This week, President Obama's initial proposal in the fiscal cliff showdown sparked merriment and outrage from Republican leaders, who pretended they hadn't heard the same details six weeks ago. Susan Rice continued to have nomination meetings even without a nomination, but failed to win over GOP senators who are still "troubled" by Benghazi but not by their own failure of judgment on Iraq. Palestine scored a victory at the U.N., where it was given non-participating observer status -- the same status Mitt Romney has in U.S. politics. Romney was invited to the White House for lunch, where he and the president dined on white turkey chili [insert your own "white turkey" punchline here]. Meanwhile, revised figures show the U.S. economy had its best third-quarter performance in five years. How this fits into Jack Welch's conspiracy theories about "imagination defying" government stats, we'll just have to wait and see.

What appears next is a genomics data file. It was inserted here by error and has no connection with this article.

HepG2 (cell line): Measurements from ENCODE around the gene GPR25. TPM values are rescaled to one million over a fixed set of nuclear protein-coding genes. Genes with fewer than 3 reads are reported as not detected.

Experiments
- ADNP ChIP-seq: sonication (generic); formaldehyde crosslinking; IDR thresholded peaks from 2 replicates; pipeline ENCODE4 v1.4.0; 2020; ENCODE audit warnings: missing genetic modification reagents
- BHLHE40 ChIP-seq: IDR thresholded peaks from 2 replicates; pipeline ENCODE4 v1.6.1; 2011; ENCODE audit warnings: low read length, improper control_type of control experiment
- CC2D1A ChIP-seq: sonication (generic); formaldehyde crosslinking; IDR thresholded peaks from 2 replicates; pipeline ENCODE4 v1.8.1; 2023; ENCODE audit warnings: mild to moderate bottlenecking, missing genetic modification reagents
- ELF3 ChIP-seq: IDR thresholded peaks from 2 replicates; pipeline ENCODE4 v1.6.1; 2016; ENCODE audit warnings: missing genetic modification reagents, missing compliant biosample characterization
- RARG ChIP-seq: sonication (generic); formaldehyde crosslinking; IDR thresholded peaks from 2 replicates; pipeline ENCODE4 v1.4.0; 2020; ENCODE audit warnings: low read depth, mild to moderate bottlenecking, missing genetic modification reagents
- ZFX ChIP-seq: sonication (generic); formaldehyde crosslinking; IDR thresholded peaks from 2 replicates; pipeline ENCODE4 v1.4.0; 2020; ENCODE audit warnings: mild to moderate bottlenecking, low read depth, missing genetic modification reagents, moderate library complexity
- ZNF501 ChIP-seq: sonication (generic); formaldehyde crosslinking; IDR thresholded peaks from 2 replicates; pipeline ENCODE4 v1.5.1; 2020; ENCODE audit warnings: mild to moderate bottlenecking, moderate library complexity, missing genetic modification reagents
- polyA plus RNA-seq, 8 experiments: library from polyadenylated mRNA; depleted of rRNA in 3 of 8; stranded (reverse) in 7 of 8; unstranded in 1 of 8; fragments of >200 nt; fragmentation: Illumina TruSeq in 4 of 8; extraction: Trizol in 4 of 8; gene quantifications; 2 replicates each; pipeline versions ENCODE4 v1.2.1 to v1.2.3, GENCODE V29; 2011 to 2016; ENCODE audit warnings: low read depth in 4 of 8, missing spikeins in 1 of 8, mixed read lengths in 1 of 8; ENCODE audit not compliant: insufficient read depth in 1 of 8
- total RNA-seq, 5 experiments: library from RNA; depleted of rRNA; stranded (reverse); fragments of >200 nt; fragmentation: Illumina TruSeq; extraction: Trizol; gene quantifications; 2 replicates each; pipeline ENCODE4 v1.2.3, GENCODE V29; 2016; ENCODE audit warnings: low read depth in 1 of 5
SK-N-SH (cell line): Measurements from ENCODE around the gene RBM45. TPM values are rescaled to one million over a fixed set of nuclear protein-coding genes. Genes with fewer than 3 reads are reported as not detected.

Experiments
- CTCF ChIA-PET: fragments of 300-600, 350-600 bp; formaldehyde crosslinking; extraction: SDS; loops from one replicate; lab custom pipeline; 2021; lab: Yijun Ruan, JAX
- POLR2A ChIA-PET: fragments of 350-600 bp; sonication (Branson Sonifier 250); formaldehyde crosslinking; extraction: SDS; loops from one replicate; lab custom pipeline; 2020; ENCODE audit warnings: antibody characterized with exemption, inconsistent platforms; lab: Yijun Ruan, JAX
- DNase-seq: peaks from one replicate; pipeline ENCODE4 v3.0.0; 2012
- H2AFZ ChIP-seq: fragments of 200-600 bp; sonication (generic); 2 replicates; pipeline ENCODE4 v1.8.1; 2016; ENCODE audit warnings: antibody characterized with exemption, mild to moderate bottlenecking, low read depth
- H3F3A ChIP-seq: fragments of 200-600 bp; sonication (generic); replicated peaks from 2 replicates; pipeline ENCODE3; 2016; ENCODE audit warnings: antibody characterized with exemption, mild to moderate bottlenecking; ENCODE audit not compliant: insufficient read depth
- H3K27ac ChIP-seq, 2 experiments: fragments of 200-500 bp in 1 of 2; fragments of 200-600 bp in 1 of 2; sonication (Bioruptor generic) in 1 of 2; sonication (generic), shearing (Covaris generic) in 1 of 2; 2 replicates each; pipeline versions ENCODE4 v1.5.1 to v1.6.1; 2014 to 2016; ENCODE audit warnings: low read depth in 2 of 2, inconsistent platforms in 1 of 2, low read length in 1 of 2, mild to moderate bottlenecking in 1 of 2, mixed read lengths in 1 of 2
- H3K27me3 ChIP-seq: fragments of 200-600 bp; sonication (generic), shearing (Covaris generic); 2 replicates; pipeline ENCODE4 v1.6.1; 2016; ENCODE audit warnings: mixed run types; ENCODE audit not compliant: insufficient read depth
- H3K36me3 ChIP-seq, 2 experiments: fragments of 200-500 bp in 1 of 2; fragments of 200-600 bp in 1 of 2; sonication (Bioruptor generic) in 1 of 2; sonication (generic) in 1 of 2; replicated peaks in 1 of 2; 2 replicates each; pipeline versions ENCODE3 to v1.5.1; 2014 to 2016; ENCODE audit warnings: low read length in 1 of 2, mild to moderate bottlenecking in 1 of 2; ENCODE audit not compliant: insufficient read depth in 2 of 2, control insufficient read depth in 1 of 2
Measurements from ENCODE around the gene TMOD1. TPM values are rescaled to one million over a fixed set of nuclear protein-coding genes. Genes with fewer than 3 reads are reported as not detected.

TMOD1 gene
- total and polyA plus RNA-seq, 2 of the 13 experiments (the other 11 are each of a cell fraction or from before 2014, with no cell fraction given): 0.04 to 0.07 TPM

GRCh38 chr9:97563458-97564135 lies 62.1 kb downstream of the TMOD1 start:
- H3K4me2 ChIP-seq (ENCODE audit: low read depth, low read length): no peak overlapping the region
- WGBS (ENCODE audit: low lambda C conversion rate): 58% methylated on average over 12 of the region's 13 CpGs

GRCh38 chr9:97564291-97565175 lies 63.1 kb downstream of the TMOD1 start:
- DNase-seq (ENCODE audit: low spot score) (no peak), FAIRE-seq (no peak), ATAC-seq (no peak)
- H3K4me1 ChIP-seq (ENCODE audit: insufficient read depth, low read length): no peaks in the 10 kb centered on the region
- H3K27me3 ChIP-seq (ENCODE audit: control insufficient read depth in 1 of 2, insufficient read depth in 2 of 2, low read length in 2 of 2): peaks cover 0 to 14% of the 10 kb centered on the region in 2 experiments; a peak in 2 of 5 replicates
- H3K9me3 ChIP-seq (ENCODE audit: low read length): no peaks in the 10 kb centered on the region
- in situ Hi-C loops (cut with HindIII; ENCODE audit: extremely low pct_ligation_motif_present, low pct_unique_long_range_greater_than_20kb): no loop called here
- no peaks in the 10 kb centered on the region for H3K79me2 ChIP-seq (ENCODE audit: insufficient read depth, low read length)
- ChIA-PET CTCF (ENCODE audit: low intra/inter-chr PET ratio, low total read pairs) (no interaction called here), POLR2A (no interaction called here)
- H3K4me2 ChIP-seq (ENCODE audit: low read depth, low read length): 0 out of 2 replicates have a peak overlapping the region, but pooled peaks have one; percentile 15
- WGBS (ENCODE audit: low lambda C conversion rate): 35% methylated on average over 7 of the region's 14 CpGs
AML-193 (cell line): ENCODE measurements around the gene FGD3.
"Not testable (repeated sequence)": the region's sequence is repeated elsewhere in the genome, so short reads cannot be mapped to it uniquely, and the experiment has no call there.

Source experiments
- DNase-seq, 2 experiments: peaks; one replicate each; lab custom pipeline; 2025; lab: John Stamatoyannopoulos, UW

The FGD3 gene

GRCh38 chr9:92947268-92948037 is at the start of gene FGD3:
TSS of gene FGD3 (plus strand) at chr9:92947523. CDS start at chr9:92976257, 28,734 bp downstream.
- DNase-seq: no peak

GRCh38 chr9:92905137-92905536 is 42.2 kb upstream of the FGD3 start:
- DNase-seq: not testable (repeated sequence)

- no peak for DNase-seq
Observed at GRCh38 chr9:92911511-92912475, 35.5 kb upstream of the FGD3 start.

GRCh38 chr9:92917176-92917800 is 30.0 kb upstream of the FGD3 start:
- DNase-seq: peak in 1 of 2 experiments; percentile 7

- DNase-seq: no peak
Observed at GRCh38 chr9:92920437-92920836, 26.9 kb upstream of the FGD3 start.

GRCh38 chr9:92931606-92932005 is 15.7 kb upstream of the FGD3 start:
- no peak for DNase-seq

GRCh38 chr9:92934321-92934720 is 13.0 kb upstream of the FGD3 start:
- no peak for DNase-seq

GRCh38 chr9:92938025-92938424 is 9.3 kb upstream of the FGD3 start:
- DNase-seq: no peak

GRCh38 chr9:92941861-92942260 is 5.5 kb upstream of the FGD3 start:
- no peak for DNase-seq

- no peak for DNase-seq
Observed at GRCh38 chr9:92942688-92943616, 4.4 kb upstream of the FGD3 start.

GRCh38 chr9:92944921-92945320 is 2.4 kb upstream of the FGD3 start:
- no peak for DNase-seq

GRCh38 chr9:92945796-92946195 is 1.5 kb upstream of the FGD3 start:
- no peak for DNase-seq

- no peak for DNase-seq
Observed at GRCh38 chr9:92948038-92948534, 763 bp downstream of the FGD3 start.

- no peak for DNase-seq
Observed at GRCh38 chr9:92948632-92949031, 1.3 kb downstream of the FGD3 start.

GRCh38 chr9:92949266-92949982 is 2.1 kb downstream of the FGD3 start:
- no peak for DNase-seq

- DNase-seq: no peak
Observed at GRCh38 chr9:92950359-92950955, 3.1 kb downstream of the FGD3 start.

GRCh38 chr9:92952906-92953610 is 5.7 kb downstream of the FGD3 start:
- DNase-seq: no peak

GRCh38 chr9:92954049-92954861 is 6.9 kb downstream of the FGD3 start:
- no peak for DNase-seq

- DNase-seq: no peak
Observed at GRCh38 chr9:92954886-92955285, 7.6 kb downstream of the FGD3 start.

As Congress continues to probe the attacks on the U.S. Consulate in Benghazi, Libya, the conversation seems to be gradually shifting from a hothouse hunt for the scalp of U.N. Ambassador Susan Rice to larger questions about the security breakdown itself. Buzzfeed's John Stanton sussed out that a shift seemed imminent at the end of last week, and while Sunday's political talk shows featured Rice's betes-noires -- Sens. John McCain and Lindsey Graham -- there was a sense that cooler heads were taking over. Most notably, McCain amigo Sen. Joe Lieberman made it clear to Fox News' Chris Wallace that he wasn't all that interested in pursuing the Susan Rice agita much further.